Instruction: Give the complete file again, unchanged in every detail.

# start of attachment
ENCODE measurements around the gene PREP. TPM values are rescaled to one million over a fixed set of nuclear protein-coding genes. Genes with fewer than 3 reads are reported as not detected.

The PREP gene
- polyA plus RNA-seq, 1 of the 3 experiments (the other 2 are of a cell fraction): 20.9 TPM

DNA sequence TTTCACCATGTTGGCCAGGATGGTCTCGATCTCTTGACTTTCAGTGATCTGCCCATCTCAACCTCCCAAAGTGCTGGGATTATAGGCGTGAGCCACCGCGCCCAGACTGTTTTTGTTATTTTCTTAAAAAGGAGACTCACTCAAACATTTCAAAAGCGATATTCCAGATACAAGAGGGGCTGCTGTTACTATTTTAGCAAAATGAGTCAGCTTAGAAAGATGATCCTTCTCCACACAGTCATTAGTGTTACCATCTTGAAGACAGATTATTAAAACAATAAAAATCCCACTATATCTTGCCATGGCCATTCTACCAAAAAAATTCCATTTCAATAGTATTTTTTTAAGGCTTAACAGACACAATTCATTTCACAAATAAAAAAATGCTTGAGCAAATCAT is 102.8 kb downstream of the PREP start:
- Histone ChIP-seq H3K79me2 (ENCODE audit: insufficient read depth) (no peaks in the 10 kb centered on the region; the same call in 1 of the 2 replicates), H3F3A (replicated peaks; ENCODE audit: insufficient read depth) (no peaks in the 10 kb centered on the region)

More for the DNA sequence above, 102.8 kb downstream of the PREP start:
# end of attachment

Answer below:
ENCODE measurements around the gene PREP. TPM values are rescaled to one million over a fixed set of nuclear protein-coding genes. Genes with fewer than 3 reads are reported as not detected.

The PREP gene
- polyA plus RNA-seq, 1 of the 3 experiments (the other 2 are of a cell fraction): 20.9 TPM

DNA sequence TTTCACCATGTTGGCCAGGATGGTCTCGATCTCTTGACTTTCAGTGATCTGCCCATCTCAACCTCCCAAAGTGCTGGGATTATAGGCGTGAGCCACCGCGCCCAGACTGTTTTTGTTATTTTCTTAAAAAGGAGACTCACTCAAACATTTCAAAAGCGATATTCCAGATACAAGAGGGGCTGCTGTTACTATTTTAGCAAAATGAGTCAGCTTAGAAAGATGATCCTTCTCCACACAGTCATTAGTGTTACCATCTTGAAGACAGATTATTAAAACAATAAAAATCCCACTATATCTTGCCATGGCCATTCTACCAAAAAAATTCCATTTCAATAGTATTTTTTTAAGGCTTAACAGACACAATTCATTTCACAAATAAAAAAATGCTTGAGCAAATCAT is 102.8 kb downstream of the PREP start:
- Histone ChIP-seq H3K79me2 (ENCODE audit: insufficient read depth) (no peaks in the 10 kb centered on the region; the same call in 1 of the 2 replicates), H3F3A (replicated peaks; ENCODE audit: insufficient read depth) (no peaks in the 10 kb centered on the region)

More for the DNA sequence above, 102.8 kb downstream of the PREP start: